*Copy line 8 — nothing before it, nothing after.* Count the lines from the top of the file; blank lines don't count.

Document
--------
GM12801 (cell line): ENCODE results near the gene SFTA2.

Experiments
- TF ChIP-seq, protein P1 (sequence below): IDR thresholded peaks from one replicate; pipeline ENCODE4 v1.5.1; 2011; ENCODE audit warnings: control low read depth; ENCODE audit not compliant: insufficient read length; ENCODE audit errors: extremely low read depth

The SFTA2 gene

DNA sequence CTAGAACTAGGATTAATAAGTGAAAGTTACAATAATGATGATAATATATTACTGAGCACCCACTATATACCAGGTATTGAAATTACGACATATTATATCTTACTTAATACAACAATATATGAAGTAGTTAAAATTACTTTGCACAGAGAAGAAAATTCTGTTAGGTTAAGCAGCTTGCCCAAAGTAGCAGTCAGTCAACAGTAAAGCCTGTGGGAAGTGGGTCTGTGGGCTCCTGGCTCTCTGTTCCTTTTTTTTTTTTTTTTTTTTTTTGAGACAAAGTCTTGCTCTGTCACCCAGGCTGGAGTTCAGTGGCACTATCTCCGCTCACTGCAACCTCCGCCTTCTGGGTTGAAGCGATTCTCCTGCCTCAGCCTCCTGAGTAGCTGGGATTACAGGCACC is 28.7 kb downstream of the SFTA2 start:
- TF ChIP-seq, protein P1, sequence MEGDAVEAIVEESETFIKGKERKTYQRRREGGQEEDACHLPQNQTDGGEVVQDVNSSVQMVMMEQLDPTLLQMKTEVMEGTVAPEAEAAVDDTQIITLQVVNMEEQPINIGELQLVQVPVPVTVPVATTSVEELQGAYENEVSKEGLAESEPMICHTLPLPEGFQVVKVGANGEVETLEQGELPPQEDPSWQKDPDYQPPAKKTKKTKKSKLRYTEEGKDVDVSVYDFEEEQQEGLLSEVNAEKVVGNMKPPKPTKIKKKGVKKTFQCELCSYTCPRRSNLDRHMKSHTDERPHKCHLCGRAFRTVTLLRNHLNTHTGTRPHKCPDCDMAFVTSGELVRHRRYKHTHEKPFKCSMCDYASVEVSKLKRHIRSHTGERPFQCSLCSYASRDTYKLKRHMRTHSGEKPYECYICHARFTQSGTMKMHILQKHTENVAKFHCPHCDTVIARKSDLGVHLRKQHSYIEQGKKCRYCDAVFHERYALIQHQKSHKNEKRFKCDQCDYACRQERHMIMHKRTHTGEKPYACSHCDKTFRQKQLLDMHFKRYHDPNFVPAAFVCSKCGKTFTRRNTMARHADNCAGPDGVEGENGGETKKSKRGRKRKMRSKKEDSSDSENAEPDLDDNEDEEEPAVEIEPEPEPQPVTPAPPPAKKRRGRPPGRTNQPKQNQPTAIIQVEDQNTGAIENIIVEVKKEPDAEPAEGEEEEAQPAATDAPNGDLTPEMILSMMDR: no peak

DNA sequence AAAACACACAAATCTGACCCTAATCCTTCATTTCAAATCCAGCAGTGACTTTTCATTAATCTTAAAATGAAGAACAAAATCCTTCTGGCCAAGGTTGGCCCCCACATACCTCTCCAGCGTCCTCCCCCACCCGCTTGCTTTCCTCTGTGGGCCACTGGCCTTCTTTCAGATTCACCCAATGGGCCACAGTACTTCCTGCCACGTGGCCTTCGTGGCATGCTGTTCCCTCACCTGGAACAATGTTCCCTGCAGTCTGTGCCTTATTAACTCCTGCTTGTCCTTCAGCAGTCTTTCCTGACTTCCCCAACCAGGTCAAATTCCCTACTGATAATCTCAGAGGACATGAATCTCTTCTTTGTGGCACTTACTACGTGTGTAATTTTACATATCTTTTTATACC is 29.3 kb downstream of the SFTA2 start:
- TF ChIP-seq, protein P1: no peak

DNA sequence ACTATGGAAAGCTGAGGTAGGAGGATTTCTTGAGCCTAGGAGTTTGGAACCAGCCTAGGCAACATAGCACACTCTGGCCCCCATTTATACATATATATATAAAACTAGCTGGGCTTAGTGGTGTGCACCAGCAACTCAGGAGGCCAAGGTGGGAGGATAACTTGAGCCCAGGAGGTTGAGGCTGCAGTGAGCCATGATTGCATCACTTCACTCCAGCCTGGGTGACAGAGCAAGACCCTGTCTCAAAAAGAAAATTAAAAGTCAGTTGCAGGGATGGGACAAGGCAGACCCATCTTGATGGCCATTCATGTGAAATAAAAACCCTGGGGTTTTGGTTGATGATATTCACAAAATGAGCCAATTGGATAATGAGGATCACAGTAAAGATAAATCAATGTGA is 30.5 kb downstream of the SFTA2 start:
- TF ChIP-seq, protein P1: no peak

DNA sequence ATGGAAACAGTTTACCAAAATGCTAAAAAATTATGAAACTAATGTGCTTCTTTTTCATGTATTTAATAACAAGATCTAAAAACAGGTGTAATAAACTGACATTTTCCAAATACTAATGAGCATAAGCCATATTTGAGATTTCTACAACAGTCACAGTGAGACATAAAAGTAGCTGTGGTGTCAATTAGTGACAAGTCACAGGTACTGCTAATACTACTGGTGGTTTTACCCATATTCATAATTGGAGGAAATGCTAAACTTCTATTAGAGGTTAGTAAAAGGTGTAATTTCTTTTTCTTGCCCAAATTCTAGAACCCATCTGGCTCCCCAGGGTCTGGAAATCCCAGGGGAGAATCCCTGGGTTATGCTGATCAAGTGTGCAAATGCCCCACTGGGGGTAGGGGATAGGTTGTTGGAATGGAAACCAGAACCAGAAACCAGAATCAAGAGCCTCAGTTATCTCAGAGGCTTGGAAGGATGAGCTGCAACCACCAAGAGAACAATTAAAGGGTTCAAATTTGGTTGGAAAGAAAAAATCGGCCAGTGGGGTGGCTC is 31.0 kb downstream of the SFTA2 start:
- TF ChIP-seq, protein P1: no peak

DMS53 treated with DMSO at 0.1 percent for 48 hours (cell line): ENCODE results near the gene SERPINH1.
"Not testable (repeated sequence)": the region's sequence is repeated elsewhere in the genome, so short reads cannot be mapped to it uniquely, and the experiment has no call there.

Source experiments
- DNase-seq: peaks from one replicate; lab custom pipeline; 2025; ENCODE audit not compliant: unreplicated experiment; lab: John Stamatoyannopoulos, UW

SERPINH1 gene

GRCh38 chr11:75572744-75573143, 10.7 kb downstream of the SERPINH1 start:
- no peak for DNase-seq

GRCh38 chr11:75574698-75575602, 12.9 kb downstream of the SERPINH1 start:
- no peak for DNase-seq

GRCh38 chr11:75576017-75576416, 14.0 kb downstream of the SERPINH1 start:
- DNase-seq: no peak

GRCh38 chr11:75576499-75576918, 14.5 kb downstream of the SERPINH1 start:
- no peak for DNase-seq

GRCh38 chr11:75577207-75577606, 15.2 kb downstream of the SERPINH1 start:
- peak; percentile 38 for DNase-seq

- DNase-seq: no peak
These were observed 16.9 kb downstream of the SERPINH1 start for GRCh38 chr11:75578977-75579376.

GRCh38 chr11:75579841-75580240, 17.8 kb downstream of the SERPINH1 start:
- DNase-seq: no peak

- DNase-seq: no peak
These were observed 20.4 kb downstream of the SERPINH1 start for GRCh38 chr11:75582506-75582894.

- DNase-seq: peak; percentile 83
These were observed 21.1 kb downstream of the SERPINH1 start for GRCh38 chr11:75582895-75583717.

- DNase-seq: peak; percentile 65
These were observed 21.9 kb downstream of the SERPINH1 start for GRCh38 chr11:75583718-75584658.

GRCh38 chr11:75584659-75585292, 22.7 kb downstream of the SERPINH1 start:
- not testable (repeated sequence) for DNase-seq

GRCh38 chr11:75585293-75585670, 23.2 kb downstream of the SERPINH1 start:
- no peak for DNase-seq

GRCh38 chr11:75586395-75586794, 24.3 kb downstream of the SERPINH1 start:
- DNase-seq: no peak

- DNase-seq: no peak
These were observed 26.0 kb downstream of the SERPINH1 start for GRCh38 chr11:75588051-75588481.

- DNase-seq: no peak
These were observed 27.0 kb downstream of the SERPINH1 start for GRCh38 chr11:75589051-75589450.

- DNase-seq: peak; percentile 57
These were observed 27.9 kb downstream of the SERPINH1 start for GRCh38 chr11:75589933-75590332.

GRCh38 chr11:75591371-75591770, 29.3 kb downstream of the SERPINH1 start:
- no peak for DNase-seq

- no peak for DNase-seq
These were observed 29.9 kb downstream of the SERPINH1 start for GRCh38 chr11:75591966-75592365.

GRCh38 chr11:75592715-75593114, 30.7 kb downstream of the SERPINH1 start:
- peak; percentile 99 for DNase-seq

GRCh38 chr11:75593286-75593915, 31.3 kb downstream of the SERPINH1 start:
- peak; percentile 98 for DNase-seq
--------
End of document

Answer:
- TF ChIP-seq, protein P1: no peak